In 2018, Hurricane Florence moved so slowly – more like a mosey, instead of a sprint – that it emptied trillions of gallons of rain over the same places for hours, even days. “At times I could have outrun” the storm, said scientist Jessica Whitehead, chief resilience officer for the state’s Office of Resilience and Recovery, at a climate change summit in Havelock earlier this month. “And I’m not a fast runner.”
On the heels of the sobering state summit, a national study has analyzed the potential financial costs of combating sea level rise in the US: upward of $400 billion just to build seawalls in vulnerable areas in the Lower 48 states. (The study did not include Alaska, Hawaii, Puerto Rico or other ocean-locked US territories, which are even more vulnerable.)
The Center for Climate Integrity, a nonprofit based in Washington, DC, just released “High Tide Tax: The Price to Protect Coastal Communities from Rising Seas.” The report includes rankings of the estimated costs to adapt to sea level rise by state, city, county, and congressional district.
The center collaborated with Resilient Analytics and the University of Colorado in using moderate (not worst-case) sea-level rise projections for the year 2040 and storm surge expected to be seen every year. Using that data, the Center then estimated the costs of building seawalls in each location – inland and coastal – to protect people and public property from rising ocean levels.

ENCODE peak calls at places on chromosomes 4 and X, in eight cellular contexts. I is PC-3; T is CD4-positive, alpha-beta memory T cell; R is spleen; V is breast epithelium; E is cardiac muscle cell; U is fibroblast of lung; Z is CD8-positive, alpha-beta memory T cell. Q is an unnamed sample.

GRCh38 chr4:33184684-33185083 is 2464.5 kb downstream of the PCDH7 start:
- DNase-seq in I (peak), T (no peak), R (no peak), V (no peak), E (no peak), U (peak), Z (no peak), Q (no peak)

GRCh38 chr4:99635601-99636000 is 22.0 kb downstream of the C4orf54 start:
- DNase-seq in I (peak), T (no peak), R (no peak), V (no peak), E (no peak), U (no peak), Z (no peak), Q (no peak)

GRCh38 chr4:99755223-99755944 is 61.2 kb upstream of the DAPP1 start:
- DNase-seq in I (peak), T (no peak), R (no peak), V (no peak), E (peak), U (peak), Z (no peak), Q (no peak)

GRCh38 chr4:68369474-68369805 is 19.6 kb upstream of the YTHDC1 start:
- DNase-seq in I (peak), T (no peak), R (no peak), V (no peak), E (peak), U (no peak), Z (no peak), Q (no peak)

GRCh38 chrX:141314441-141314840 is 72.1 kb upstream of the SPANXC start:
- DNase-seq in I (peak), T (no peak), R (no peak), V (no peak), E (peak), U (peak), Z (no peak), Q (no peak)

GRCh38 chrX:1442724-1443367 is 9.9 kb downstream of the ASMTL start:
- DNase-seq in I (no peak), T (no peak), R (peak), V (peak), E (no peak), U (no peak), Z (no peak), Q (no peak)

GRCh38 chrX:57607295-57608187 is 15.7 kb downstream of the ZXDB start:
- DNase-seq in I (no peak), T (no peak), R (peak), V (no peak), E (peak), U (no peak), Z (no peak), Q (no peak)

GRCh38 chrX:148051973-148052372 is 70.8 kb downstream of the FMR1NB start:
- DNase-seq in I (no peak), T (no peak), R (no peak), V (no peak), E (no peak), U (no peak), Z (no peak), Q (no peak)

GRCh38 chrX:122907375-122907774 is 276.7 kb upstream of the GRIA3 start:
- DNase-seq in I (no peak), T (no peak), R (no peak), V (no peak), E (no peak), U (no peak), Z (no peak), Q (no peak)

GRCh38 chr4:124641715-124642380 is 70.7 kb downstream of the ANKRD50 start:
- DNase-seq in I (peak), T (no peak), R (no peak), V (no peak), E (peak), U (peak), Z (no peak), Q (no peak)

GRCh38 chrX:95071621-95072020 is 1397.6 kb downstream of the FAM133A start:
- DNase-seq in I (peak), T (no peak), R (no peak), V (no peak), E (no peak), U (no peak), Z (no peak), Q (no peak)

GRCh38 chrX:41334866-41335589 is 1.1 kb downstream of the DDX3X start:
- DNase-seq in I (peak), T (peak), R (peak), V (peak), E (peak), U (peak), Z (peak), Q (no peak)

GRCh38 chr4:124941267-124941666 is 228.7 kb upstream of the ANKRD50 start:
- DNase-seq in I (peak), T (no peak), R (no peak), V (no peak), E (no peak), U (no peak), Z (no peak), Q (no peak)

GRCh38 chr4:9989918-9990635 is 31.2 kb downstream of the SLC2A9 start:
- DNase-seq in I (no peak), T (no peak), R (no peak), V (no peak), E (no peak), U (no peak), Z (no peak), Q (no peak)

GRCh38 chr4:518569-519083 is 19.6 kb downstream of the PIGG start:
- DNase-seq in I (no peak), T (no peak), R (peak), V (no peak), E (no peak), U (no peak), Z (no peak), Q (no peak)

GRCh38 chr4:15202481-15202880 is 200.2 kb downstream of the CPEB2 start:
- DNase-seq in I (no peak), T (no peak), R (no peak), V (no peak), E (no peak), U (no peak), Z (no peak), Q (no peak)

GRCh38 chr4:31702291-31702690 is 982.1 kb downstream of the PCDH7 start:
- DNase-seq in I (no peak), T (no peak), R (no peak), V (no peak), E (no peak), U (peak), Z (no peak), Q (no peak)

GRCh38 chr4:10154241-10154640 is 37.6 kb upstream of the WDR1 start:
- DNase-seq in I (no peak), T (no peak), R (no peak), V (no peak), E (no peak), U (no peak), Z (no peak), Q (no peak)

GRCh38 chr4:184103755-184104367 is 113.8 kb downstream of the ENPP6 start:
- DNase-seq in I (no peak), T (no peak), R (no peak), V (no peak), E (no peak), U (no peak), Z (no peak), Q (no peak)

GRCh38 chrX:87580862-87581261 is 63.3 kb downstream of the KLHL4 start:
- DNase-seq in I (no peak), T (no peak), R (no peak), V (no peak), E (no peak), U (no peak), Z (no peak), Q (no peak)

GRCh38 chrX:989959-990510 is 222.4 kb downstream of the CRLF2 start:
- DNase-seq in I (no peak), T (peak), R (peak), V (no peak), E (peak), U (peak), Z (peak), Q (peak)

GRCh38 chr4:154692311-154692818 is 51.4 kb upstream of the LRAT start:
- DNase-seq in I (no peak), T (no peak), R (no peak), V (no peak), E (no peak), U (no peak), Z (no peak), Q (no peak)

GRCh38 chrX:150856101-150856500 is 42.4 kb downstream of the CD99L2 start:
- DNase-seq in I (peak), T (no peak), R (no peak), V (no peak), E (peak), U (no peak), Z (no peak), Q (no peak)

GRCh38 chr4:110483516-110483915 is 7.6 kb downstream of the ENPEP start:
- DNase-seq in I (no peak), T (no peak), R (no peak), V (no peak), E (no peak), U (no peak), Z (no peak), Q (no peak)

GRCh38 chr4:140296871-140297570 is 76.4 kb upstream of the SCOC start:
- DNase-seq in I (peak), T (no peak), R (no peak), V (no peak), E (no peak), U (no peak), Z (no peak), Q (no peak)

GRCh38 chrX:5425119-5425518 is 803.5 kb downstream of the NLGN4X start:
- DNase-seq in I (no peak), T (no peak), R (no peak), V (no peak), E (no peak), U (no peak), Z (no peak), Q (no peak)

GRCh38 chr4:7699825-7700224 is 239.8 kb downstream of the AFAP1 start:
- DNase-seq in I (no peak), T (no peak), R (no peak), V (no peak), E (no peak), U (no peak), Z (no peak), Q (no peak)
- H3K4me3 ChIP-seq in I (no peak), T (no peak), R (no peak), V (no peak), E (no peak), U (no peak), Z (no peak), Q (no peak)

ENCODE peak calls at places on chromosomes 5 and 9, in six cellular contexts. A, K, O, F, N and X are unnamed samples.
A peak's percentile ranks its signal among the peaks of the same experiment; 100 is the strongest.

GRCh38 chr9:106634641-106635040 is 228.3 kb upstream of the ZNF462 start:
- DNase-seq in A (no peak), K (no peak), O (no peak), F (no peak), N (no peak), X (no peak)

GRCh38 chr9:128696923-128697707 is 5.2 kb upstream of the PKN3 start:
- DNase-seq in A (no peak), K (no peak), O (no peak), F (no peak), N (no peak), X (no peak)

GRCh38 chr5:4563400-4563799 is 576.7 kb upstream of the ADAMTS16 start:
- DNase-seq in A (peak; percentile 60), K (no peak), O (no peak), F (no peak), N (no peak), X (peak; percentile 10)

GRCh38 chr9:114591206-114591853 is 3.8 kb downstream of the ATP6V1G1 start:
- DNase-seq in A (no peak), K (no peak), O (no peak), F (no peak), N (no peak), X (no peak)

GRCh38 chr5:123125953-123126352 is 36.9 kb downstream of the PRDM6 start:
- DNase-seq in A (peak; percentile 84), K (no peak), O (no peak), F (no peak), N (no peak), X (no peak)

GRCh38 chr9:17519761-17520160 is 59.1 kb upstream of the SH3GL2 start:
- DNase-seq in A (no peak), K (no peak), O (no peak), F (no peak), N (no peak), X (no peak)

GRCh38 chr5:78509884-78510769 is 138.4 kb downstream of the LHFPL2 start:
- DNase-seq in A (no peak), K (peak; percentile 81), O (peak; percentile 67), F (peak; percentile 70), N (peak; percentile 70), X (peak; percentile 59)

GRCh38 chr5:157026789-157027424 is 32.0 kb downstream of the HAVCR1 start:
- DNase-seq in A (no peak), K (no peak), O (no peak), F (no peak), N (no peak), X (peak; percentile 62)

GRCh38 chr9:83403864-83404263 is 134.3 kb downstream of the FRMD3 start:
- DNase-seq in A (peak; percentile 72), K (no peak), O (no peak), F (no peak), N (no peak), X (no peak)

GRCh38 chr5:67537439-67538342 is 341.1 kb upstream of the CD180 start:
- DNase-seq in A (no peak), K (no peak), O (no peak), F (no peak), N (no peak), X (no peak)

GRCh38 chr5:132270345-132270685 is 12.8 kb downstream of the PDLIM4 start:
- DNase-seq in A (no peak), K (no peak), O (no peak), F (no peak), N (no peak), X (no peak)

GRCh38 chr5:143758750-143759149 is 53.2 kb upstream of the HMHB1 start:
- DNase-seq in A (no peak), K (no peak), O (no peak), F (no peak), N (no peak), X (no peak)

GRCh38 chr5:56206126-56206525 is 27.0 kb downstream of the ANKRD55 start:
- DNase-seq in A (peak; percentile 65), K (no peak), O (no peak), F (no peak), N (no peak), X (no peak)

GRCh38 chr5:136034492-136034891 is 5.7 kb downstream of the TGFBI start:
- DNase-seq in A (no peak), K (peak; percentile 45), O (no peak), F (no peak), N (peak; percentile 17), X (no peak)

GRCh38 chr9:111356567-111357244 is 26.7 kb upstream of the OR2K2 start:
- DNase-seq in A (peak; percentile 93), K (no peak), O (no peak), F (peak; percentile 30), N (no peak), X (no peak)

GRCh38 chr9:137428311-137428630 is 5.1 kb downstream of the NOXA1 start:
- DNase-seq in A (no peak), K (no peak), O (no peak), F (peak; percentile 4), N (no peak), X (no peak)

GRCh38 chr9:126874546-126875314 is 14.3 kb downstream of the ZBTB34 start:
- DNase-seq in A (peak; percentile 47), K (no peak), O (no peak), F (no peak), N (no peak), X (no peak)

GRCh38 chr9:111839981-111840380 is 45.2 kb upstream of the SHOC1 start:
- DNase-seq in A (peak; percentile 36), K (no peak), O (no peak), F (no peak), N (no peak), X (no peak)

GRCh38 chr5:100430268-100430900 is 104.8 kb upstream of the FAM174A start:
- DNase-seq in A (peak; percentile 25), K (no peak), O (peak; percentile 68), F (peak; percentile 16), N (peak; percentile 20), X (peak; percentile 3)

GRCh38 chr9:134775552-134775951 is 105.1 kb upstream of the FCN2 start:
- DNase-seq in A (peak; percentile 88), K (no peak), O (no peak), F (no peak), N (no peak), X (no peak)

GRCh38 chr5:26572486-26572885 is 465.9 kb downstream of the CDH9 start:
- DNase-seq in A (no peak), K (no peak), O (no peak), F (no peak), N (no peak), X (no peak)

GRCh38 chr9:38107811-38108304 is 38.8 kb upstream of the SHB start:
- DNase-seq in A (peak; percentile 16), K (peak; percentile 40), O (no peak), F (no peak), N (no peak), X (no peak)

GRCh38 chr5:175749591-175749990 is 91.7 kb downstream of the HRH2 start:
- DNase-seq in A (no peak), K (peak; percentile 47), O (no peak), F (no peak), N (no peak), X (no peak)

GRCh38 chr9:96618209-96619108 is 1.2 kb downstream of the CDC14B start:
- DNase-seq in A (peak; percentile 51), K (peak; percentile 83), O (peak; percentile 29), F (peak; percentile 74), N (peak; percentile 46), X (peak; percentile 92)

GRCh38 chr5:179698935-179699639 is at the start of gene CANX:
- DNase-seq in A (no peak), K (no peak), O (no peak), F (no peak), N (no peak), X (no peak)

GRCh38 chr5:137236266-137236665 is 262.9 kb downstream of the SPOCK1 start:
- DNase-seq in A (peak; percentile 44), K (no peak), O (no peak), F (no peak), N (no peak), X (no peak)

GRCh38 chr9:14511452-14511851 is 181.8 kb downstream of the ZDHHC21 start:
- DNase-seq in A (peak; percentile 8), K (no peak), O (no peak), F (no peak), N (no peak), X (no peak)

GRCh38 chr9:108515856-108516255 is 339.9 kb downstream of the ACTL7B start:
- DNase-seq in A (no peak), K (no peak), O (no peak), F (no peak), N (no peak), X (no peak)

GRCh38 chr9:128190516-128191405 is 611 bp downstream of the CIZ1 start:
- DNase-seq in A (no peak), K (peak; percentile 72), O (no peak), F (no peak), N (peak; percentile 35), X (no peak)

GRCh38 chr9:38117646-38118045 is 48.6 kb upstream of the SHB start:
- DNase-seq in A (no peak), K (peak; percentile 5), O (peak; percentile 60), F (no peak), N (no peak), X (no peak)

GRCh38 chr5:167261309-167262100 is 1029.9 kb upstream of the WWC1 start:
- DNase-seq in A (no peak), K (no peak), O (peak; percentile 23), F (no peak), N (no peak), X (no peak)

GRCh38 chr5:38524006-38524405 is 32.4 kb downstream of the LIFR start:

The analysis doesn’t include the costs of addressing public health, heat waves, drought and severe storms associated with climate change.
However, for some communities, seawalls aren’t suitable for structural or environmental reasons. In those situations, policymakers will have to devise different methods of thwarting the destruction from sea level rise.
Unfortunately, eastern North Carolina appeared often on the list of high-cost, highly vulnerable locations. The 3rd Congressional District, which includes most of the coastal counties, ranked first in the nation in costs to build hundreds of miles of sea walls: $28 billion.
At the climate change summit in Havelock, Whitehead advised North Carolinians to brace for the effects of climate change, many of which are already occurring: extreme temperature and precipitation swings, so-called “sunny day flooding,” and shifting bird and animal migration patterns.
“Yesterday’s extreme is today’s normal,” Whitehead said. “Today’s extreme is tomorrow’s normal.” Here are just a few of the cost estimates for vulnerable North Carolina communities.
3 – North Carolina’s ranking among Lower 48 states, projected costs to build seawalls
$34.8 billion – Projected cost, North Carolina
9 – Dare County’s ranking among 312 US counties
$5.47 billion – Projected costs, Dare County
555 – Miles of sea walls in Dare County that would be required to protect areas from rising ocean levels
17 – Carteret County ranking among 312 US counties
$3.9 billion – Projected costs, Carteret County
650 – Miles of sea walls projected for Carteret County
17 – North Topsail Beach’s ranking among 1,902 cities
$724 million – Costs to North Topsail Beach
56 – Miles of sea walls projected for North Topsail Beach
Source: Center for Climate Integrity